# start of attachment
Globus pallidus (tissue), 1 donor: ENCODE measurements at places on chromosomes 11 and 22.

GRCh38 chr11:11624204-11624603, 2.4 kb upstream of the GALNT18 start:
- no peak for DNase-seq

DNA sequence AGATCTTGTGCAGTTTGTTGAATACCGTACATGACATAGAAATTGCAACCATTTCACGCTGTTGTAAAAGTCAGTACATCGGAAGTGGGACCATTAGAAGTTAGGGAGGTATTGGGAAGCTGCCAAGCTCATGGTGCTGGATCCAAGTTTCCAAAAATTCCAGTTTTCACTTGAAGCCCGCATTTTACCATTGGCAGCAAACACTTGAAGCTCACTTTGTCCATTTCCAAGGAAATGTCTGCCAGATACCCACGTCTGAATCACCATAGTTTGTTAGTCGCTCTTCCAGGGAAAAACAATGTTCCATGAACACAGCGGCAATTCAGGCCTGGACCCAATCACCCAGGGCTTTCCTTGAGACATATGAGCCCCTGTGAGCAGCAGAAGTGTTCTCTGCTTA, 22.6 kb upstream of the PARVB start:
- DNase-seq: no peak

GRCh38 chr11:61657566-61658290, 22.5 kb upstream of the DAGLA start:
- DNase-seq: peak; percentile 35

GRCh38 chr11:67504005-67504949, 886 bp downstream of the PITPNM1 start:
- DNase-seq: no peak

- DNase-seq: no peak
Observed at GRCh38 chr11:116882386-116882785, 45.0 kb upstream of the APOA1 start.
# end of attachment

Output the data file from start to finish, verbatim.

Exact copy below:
Globus pallidus (tissue), 1 donor: ENCODE measurements at places on chromosomes 11 and 22.

GRCh38 chr11:11624204-11624603, 2.4 kb upstream of the GALNT18 start:
- no peak for DNase-seq

DNA sequence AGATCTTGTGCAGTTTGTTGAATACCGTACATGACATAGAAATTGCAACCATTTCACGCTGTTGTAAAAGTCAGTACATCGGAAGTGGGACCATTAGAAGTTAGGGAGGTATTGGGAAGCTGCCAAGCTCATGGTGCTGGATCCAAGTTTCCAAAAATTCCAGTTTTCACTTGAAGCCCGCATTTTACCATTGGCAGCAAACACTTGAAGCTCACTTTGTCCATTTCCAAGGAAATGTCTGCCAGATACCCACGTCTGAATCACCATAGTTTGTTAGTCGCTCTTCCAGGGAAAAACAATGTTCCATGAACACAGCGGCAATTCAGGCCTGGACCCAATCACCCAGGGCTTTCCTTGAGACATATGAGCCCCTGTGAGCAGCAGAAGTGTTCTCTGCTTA, 22.6 kb upstream of the PARVB start:
- DNase-seq: no peak

GRCh38 chr11:61657566-61658290, 22.5 kb upstream of the DAGLA start:
- DNase-seq: peak; percentile 35

GRCh38 chr11:67504005-67504949, 886 bp downstream of the PITPNM1 start:
- DNase-seq: no peak

- DNase-seq: no peak
Observed at GRCh38 chr11:116882386-116882785, 45.0 kb upstream of the APOA1 start.